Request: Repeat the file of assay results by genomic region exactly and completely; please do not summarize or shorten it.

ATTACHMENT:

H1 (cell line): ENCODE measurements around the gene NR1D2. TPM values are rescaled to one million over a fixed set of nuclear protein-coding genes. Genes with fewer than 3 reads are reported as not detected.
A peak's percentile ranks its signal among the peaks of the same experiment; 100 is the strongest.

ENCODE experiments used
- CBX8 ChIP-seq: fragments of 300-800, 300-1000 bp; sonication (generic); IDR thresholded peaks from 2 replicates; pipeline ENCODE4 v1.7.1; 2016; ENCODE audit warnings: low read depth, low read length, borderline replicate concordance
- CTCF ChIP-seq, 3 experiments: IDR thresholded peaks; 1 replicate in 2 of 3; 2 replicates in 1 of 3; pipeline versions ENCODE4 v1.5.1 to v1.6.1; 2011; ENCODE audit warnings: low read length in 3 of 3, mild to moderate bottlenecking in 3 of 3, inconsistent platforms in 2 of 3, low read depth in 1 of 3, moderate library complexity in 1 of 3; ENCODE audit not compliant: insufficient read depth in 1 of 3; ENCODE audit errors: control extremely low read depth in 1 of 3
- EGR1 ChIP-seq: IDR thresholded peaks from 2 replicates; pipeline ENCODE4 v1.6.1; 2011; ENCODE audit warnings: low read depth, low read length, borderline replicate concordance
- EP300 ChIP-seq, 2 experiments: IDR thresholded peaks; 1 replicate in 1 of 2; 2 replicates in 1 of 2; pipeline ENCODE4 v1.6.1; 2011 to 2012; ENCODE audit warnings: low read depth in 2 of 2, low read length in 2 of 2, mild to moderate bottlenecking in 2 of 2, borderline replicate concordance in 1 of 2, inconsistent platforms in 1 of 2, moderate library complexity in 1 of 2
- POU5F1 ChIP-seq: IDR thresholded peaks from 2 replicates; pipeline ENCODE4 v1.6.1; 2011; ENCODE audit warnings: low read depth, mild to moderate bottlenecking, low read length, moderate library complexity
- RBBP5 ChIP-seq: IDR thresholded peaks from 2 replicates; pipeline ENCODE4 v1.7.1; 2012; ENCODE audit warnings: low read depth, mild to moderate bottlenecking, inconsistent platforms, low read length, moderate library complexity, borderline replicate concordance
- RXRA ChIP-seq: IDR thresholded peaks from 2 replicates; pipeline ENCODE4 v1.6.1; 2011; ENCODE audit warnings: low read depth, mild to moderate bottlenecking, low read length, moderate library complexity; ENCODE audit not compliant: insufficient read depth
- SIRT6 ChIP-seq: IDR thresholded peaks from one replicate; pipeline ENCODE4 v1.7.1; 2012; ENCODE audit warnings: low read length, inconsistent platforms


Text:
H1 (cell line): ENCODE measurements around the gene NR1D2. TPM values are rescaled to one million over a fixed set of nuclear protein-coding genes. Genes with fewer than 3 reads are reported as not detected.
A peak's percentile ranks its signal among the peaks of the same experiment; 100 is the strongest.

ENCODE experiments used
- CBX8 ChIP-seq: fragments of 300-800, 300-1000 bp; sonication (generic); IDR thresholded peaks from 2 replicates; pipeline ENCODE4 v1.7.1; 2016; ENCODE audit warnings: low read depth, low read length, borderline replicate concordance
- CTCF ChIP-seq, 3 experiments: IDR thresholded peaks; 1 replicate in 2 of 3; 2 replicates in 1 of 3; pipeline versions ENCODE4 v1.5.1 to v1.6.1; 2011; ENCODE audit warnings: low read length in 3 of 3, mild to moderate bottlenecking in 3 of 3, inconsistent platforms in 2 of 3, low read depth in 1 of 3, moderate library complexity in 1 of 3; ENCODE audit not compliant: insufficient read depth in 1 of 3; ENCODE audit errors: control extremely low read depth in 1 of 3
- EGR1 ChIP-seq: IDR thresholded peaks from 2 replicates; pipeline ENCODE4 v1.6.1; 2011; ENCODE audit warnings: low read depth, low read length, borderline replicate concordance
- EP300 ChIP-seq, 2 experiments: IDR thresholded peaks; 1 replicate in 1 of 2; 2 replicates in 1 of 2; pipeline ENCODE4 v1.6.1; 2011 to 2012; ENCODE audit warnings: low read depth in 2 of 2, low read length in 2 of 2, mild to moderate bottlenecking in 2 of 2, borderline replicate concordance in 1 of 2, inconsistent platforms in 1 of 2, moderate library complexity in 1 of 2
- POU5F1 ChIP-seq: IDR thresholded peaks from 2 replicates; pipeline ENCODE4 v1.6.1; 2011; ENCODE audit warnings: low read depth, mild to moderate bottlenecking, low read length, moderate library complexity
- RBBP5 ChIP-seq: IDR thresholded peaks from 2 replicates; pipeline ENCODE4 v1.7.1; 2012; ENCODE audit warnings: low read depth, mild to moderate bottlenecking, inconsistent platforms, low read length, moderate library complexity, borderline replicate concordance
- RXRA ChIP-seq: IDR thresholded peaks from 2 replicates; pipeline ENCODE4 v1.6.1; 2011; ENCODE audit warnings: low read depth, mild to moderate bottlenecking, low read length, moderate library complexity; ENCODE audit not compliant: insufficient read depth
- SIRT6 ChIP-seq: IDR thresholded peaks from one replicate; pipeline ENCODE4 v1.7.1; 2012; ENCODE audit warnings: low read length, inconsistent platforms